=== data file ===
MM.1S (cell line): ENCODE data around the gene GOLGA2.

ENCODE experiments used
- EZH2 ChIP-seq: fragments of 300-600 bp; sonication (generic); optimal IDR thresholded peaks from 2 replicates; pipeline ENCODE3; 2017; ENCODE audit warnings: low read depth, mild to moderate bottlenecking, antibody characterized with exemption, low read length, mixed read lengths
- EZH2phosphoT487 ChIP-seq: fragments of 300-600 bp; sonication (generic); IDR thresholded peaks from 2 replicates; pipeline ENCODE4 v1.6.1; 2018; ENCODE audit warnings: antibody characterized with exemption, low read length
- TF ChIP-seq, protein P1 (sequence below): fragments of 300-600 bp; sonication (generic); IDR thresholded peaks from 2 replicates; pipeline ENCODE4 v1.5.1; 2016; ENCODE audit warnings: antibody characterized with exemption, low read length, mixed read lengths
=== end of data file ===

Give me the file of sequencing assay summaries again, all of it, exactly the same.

MM.1S (cell line): ENCODE data around the gene GOLGA2.

ENCODE experiments used
- EZH2 ChIP-seq: fragments of 300-600 bp; sonication (generic); optimal IDR thresholded peaks from 2 replicates; pipeline ENCODE3; 2017; ENCODE audit warnings: low read depth, mild to moderate bottlenecking, antibody characterized with exemption, low read length, mixed read lengths
- EZH2phosphoT487 ChIP-seq: fragments of 300-600 bp; sonication (generic); IDR thresholded peaks from 2 replicates; pipeline ENCODE4 v1.6.1; 2018; ENCODE audit warnings: antibody characterized with exemption, low read length
- TF ChIP-seq, protein P1 (sequence below): fragments of 300-600 bp; sonication (generic); IDR thresholded peaks from 2 replicates; pipeline ENCODE4 v1.5.1; 2016; ENCODE audit warnings: antibody characterized with exemption, low read length, mixed read lengths